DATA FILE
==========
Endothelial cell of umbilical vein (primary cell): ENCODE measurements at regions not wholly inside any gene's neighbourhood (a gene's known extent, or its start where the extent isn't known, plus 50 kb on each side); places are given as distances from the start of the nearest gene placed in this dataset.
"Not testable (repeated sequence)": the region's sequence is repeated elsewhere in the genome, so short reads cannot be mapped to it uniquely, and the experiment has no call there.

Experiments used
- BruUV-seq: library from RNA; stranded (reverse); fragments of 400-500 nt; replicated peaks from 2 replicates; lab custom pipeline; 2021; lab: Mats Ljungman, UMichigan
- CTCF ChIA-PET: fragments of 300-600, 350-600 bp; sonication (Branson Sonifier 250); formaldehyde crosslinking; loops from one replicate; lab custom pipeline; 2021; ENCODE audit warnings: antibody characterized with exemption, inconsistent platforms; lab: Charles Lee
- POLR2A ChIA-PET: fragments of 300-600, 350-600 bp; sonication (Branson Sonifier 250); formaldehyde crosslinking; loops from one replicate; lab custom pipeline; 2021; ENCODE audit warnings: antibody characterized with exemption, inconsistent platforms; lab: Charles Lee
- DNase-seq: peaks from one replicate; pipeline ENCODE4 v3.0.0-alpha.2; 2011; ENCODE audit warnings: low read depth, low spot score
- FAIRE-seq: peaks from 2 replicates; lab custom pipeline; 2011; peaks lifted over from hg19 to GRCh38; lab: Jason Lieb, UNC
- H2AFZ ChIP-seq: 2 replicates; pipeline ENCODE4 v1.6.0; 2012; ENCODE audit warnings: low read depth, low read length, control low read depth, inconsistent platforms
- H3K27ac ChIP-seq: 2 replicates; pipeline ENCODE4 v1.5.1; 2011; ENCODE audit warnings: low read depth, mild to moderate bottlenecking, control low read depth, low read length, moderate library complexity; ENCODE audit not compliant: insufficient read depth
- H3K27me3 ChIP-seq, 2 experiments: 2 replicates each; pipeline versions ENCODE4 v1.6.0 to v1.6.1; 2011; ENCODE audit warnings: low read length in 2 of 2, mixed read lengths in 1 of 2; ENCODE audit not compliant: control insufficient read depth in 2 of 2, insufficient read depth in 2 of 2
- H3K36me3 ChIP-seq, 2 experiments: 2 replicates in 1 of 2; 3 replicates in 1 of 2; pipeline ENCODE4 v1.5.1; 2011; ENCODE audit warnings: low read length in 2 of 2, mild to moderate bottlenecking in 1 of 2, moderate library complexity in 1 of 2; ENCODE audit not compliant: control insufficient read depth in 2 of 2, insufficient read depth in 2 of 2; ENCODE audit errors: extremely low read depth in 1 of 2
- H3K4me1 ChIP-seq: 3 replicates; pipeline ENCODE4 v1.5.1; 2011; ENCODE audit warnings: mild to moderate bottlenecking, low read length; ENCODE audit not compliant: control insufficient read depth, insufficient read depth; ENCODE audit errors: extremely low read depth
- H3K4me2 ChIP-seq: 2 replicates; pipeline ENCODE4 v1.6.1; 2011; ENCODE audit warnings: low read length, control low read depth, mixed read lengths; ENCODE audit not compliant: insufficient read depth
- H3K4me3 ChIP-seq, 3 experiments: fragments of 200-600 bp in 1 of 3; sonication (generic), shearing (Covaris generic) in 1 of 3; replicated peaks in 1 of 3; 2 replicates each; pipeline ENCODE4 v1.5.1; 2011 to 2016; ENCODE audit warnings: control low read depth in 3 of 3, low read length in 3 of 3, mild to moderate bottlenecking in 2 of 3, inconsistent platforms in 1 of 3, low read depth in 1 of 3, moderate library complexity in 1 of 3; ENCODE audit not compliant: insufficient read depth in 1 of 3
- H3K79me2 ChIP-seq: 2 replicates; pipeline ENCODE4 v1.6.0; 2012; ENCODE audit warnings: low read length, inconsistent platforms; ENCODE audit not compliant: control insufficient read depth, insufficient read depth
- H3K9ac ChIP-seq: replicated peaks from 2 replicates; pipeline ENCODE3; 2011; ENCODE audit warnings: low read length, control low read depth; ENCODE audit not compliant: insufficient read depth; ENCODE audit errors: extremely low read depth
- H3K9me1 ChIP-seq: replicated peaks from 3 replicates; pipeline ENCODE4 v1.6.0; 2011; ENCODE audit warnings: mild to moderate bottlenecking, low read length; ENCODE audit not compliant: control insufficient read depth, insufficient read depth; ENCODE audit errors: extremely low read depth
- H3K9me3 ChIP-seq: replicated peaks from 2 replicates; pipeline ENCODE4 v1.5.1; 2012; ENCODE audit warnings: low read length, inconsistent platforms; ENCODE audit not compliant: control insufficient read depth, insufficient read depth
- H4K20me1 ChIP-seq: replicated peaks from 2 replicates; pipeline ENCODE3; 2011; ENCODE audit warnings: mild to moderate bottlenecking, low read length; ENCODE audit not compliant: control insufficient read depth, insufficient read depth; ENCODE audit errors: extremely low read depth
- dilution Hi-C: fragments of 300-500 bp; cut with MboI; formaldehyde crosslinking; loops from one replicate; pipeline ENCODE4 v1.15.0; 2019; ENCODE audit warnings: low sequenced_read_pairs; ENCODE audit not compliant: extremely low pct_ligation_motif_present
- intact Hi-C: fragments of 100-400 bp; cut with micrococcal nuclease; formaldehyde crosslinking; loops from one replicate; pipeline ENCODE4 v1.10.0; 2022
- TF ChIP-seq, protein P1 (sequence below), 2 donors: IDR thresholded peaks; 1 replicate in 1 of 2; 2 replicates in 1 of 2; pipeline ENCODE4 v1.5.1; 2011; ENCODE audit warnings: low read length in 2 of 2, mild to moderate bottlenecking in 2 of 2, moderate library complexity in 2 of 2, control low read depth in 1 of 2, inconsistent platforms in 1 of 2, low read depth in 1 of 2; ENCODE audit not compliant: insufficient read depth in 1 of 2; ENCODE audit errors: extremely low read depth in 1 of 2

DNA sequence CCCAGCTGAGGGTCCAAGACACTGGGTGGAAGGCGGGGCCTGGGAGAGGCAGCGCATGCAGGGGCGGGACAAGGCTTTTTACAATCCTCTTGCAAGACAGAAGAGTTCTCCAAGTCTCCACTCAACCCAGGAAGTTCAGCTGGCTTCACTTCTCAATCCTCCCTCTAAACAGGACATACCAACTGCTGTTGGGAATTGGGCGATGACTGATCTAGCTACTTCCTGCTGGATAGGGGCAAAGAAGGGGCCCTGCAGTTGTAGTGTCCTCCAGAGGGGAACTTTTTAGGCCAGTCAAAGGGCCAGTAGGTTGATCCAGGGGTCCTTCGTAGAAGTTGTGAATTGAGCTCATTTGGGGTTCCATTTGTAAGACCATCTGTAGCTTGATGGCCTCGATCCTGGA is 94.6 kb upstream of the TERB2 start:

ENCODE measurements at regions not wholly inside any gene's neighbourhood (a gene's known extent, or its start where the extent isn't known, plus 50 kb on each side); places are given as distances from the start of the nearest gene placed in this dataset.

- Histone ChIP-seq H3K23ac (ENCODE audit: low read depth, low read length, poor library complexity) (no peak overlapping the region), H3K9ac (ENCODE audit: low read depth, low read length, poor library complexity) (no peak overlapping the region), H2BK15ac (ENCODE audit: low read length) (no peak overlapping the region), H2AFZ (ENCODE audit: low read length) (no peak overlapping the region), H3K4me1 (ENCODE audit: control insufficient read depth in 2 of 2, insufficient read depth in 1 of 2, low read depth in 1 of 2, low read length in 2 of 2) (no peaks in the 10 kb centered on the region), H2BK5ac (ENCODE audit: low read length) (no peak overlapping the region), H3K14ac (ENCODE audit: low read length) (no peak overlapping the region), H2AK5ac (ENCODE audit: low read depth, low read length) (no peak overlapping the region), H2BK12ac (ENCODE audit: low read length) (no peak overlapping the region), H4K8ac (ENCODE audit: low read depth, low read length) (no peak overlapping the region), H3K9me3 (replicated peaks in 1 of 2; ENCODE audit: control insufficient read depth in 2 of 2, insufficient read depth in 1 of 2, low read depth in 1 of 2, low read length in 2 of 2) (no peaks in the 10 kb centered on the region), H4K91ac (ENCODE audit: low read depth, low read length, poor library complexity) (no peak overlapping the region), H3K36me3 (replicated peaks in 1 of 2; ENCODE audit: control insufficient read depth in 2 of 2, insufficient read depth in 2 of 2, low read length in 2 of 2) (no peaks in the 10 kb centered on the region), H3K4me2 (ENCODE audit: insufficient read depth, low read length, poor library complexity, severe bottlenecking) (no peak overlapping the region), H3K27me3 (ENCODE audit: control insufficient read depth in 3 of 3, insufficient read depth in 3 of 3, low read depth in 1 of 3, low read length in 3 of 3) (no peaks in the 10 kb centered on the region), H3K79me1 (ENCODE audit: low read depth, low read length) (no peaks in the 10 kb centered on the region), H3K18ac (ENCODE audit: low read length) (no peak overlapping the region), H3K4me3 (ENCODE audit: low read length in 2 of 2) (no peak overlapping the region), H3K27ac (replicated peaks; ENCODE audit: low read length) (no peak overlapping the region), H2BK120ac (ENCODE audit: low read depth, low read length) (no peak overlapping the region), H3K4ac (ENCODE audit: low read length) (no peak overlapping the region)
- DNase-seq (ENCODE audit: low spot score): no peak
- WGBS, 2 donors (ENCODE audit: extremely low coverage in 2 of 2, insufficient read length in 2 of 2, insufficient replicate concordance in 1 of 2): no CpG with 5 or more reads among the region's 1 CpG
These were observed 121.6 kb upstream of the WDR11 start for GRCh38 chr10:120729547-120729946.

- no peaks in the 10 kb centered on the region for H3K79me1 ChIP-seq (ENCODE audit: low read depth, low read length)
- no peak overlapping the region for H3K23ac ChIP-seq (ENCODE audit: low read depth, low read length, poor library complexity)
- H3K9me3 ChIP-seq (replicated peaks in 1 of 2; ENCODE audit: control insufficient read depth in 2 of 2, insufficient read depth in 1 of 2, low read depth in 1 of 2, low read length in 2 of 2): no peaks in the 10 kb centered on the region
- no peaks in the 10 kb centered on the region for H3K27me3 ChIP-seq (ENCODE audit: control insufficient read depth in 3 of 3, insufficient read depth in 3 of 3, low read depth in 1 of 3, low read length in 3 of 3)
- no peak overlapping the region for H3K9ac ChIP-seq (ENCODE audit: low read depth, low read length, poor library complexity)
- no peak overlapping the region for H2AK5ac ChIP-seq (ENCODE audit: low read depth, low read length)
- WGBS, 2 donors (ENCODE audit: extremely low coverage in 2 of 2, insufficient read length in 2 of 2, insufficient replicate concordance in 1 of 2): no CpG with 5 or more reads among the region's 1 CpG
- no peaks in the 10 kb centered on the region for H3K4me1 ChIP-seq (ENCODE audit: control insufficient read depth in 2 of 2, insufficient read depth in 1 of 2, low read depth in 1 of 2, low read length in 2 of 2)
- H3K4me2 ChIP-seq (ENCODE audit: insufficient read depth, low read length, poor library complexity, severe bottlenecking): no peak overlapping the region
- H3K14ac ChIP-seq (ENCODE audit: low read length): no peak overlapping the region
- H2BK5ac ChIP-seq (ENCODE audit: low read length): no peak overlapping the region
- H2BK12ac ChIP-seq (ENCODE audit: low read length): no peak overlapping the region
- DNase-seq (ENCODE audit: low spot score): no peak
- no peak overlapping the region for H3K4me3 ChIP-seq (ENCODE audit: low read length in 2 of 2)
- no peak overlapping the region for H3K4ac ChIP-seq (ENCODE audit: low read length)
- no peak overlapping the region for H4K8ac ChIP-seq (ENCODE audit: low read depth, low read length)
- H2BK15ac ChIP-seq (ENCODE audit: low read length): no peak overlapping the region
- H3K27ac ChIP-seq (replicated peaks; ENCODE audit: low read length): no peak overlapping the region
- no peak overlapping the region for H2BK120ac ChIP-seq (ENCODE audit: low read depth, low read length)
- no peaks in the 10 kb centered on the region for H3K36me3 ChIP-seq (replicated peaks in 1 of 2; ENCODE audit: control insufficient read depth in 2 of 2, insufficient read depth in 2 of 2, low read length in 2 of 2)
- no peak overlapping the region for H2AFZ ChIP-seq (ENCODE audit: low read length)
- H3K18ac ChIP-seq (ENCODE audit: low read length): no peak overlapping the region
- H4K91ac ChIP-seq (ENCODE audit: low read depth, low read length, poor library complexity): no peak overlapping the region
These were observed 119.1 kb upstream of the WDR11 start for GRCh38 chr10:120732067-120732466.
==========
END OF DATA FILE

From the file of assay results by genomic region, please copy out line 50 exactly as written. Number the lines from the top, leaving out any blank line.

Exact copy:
- no peak overlapping the region for H2AFZ ChIP-seq (ENCODE audit: low read length)